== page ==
How Mafia-type groups respond to Italy’s Covid-19 economic emergency
University of Bath
The Coronavirus outbreak is having a severe impact on the global economy: big drops in stock markets, a rise in unemployment and the risk of a global recession. (1) In particular, Italy, which has been one the worst affected countries in Europe has suffered significant economic losses. According to forecasts it is estimated that this year the italian GDP will probably drop by 6%/10% in comparison with 2019 (2) figures, while the worst hit sectors seem to be the manufacturing and tourism industry. For this reason Fitch has decided to downgrade Italy’s credit rating to BBB-.
This crisis has had visible consequences on Italians, especially during the Lockdown. For instance, rising poverty and unemployment, difficulties in getting “primary goods”, lack of liquidity for small and medium-seized enterprises and problems in accessing credit. It is clear that during this period without efficient tools to support the socio-economic fabric, Mafia type syndicates will take advantage of the pandemic. In fact, Mafias can be defined as “liquid” (3) entities that are able to easily adapt their strategies to new economic and social contexts in order to survive and succeed.
Surely, this emergency crisis has triggered the evolution of criminal markets providing opportunities for new businesses and, at the same time, boosting other sectors in which organized crime groups have already present. In this regard, it is thought that the “food supply chain, healthcare, tourism, restaurants, small and medium-seized enterprises” (4) will probably be the most vulnerable and the North of Italy might be the preferred region to target. Following the global trend, also cybercrime might rapidly emerge in Italy as a risk area too.
Lack of liquidity and wear
As mentioned before, SMEs are facing economic and liquidity problems and therefore they might be considered as vulnerable entities. For this reason, the Italian State has recently taken measures to improve the liquidity positions of companies and to help them access credit according to the “Liquidity Law decree”. However, it seems that this may not be enough: in the experts’ opinion, around 44% of companies are facing problems accessing these new State funds (5).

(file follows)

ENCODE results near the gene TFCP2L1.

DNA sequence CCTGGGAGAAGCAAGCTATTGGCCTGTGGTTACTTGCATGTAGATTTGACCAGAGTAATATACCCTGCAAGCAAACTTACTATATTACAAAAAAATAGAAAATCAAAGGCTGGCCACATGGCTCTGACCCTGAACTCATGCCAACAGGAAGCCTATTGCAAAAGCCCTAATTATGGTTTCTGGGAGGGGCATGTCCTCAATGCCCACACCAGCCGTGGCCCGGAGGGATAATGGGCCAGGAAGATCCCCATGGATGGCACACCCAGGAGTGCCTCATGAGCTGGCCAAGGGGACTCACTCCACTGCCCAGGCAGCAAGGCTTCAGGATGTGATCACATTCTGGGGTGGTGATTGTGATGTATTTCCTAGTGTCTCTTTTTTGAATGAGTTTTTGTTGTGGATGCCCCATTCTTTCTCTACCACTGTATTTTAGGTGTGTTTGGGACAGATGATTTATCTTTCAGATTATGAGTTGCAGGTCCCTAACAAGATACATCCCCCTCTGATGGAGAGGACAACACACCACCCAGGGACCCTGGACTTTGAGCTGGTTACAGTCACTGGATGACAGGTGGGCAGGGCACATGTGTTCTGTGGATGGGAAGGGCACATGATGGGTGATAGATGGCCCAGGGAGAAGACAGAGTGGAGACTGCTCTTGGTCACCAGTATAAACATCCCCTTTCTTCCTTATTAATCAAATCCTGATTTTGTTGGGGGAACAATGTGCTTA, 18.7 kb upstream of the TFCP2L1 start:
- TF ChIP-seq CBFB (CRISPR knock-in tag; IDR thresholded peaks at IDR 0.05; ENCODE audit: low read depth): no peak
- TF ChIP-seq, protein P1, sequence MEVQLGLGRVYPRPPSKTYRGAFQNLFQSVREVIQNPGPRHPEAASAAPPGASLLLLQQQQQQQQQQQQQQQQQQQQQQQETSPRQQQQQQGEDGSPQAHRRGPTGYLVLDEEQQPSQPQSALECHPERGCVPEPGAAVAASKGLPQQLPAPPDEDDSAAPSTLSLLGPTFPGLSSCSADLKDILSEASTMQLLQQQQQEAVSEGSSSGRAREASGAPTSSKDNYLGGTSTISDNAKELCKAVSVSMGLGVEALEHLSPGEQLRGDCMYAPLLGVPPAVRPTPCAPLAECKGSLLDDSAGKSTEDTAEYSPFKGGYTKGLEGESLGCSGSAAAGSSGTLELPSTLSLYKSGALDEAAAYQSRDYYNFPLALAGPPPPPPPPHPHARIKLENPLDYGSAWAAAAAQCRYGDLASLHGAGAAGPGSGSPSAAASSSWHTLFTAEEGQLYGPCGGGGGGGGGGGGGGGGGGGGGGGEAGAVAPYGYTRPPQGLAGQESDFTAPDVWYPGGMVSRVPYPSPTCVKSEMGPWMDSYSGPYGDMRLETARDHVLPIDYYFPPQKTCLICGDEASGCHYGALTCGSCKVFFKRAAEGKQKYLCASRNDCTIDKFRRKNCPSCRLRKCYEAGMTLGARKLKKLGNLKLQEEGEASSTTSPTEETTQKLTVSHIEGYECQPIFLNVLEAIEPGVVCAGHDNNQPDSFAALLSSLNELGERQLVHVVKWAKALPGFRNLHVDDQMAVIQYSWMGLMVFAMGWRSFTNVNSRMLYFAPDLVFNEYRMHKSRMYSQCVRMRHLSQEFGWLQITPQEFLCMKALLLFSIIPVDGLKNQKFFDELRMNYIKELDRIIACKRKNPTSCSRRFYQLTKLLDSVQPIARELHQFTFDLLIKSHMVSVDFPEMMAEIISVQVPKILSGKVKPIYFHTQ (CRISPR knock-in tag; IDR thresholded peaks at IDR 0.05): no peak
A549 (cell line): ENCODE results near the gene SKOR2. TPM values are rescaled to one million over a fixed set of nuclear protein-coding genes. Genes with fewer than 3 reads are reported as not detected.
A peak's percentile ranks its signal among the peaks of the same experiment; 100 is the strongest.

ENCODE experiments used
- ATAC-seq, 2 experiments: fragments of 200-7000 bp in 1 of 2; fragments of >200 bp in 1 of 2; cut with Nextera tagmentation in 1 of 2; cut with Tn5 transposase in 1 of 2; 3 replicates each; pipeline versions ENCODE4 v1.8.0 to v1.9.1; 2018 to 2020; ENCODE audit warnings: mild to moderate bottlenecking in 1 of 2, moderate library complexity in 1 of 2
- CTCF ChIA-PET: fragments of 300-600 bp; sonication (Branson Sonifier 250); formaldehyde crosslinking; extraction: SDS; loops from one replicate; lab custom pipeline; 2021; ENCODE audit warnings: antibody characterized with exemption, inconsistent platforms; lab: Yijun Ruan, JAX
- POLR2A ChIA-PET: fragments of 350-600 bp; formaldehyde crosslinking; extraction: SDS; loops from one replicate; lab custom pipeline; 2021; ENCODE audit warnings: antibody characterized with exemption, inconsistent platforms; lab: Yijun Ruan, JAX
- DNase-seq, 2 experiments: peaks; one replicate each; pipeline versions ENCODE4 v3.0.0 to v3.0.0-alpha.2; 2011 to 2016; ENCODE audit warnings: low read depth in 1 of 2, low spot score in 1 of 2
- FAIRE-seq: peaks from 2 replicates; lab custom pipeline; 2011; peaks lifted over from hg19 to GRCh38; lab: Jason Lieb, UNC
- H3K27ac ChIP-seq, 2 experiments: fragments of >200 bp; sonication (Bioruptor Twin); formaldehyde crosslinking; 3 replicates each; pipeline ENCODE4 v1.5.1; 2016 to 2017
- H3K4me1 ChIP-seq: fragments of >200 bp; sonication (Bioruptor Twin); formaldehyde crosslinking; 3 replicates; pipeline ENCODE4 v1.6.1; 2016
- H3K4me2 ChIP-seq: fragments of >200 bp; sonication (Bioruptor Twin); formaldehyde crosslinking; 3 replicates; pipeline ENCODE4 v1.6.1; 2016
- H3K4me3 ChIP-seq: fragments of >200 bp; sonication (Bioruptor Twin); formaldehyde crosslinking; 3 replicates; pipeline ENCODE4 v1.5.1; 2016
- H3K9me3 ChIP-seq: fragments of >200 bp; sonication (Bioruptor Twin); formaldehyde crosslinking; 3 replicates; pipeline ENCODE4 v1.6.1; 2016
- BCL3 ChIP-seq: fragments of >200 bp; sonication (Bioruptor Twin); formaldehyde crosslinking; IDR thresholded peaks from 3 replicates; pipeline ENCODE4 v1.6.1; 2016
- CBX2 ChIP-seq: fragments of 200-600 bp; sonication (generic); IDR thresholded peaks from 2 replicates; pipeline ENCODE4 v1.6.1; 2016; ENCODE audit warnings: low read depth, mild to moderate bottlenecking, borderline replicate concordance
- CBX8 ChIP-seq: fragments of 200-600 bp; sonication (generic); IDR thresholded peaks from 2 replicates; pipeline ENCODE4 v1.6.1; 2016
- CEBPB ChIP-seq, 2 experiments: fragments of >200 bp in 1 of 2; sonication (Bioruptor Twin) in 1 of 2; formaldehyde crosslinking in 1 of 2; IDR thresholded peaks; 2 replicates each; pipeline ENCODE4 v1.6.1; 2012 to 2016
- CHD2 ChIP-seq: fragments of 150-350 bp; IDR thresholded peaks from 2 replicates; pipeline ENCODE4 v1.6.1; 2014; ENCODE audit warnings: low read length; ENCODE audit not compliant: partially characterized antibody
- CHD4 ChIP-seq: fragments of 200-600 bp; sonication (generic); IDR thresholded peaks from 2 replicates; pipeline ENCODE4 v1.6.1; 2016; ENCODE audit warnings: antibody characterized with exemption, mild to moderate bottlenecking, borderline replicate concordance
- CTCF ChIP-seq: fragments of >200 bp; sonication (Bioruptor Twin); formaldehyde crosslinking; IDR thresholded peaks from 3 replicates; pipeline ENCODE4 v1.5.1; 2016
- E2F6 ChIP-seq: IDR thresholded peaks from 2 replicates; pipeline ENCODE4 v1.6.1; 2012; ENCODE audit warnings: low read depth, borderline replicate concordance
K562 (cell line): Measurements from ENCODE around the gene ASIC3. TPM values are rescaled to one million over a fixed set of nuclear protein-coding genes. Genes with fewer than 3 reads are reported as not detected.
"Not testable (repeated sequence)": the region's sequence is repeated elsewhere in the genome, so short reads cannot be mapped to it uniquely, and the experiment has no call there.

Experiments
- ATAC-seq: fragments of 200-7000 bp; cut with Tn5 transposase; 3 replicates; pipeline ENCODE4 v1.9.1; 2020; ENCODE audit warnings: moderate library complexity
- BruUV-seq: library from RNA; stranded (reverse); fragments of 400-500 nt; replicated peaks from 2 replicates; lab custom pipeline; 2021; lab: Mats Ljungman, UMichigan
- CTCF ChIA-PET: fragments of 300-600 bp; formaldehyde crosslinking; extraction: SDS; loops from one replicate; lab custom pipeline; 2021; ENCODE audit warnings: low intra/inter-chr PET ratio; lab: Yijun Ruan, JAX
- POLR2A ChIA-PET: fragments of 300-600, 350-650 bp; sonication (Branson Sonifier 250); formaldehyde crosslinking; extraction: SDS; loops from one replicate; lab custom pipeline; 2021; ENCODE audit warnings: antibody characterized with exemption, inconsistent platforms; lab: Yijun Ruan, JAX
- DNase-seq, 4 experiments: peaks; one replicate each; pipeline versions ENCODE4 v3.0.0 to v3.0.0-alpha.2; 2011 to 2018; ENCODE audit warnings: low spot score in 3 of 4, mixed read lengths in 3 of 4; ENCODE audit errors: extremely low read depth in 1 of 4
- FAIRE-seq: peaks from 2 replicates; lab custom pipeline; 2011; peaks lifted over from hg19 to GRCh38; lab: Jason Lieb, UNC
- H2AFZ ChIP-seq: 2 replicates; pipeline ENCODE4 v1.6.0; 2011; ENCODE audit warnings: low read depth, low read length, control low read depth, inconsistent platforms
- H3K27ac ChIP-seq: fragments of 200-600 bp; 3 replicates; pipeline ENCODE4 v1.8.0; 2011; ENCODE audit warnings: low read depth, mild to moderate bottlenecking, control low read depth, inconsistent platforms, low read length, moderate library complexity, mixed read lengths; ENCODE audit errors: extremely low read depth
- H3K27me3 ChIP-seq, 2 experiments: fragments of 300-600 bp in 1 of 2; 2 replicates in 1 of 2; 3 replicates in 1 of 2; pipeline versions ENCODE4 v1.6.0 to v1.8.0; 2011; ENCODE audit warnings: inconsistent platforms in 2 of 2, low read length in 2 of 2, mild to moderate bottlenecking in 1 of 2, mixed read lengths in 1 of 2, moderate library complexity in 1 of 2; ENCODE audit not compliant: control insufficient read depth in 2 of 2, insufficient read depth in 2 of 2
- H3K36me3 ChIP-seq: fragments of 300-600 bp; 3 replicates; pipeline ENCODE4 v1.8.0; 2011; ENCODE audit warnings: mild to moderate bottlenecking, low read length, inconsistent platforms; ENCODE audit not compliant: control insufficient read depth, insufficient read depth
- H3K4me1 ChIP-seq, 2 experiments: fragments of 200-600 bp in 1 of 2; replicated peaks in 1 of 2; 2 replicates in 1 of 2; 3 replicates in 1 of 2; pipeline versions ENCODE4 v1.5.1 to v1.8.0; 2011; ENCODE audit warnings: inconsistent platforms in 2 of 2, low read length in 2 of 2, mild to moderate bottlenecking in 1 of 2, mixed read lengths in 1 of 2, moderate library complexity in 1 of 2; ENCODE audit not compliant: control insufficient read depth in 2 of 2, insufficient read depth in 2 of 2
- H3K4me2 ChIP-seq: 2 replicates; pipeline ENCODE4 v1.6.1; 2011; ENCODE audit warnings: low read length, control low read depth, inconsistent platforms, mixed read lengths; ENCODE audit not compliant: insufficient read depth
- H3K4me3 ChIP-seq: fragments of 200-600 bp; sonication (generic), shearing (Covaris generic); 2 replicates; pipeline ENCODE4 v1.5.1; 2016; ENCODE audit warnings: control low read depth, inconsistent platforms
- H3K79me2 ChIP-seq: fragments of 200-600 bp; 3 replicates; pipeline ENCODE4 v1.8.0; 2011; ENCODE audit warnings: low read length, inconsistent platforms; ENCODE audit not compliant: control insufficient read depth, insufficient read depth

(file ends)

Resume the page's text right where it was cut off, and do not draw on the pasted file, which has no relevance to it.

On the contrary, mafia syndicates can count on huge amounts of cash. For this reason, these groups can easily offer credit to businesses, lend money to distressed companies and acquire failing ones. Consequently, mafia groups will further pollute the legal economy by controlling companies which previously were not infilitrated.
In this regard, it must be mentioned that wear offences have increased over the last few years: for instance, the DIA report in 2019 stated that “thanks to wear and extorisions the ‘ndrangheta is able to penetrate the legal economy” . It is now clear that the pandemic is offering further opportunities in this sector. 0Furthermore supporting enterprises and meeting the needs of the population help organized crime groups to gain and streghten local support, which is vital for their survivor. A clear example is given by the Camorra gangs and the Sicilian mafia, which have been offering welfare assistance to low-income families both in Naples suburbs and in the Zen quarter in Palermo. Thus, the mafia can probably count on their loyalty and take advantage of the rising poverty. by later recruiting unempoyed people to the organisation (6) or asking them to return the favor at election time.
Lockdown and old businesses
Another aspect to be considered is drug trafficking since it is one of the most profitable mafia activities. According to experts, the ‘Ndrangheta controls almost 80% of the European cocaine market and it seems that this business has not been severely affected by the lockdown. Surely it is now more difficult to smuggle drugs, but it seems that organized crime groups have changed strategy by using couriers to deliver drugs to people confined at home (7).
Corruption and mafia infiltartion in the public prourement process, especially in the healthcare system must be considered as another high risk area especially when the emergency will be over.
1-Jones Lora, “ Coronavirus: a visual guide to the economic impact”, in www.bbc.com, 30 April 2020
2-Confindustria, “Le previsioni per l’Italia. Quali condizioni per la tenuta ed il rilancio dell’economia?” in www.confindustria. It, 31 Marzo 2020
3-Forgione Francesco, “Commissione Parlamentare di Inchiesta sul fenomeno della criminalità organizzata mafiosa o similare. Relazione annuale sulla ‘ndrangheta”, XV legislatura, p. 18, 2008
4-Messina Francesco in “Coronavirus, Viminale: «Rischio mafia più alto per l’economia», www.ilsole24ore.com, 28 March 2020
5-Calugi in “Coronavirus, Calugi (Fipe) su dl liquidità: “44% imprese lamenta difficoltà sui prestiti. Rischio di usura e di consegnare settori alle mafie”, www.ilfattoquotidiano.it, 28 April 2020. 6-Lorenzo, “ Mafia distributes food to Italy’s struggling residents” in www.theguardian.com, 10 April 2020 7-Interpol, “ dealers using food delivery services to transport drugs during COVID-19 lockdowns”, www.interpol.int, 30 April 2020.
This blog aims to reflect the opinions, thoughts, and concerns of academics and researchers related to COVID-19. All views belong to authors and it does not represent the views of any organisation.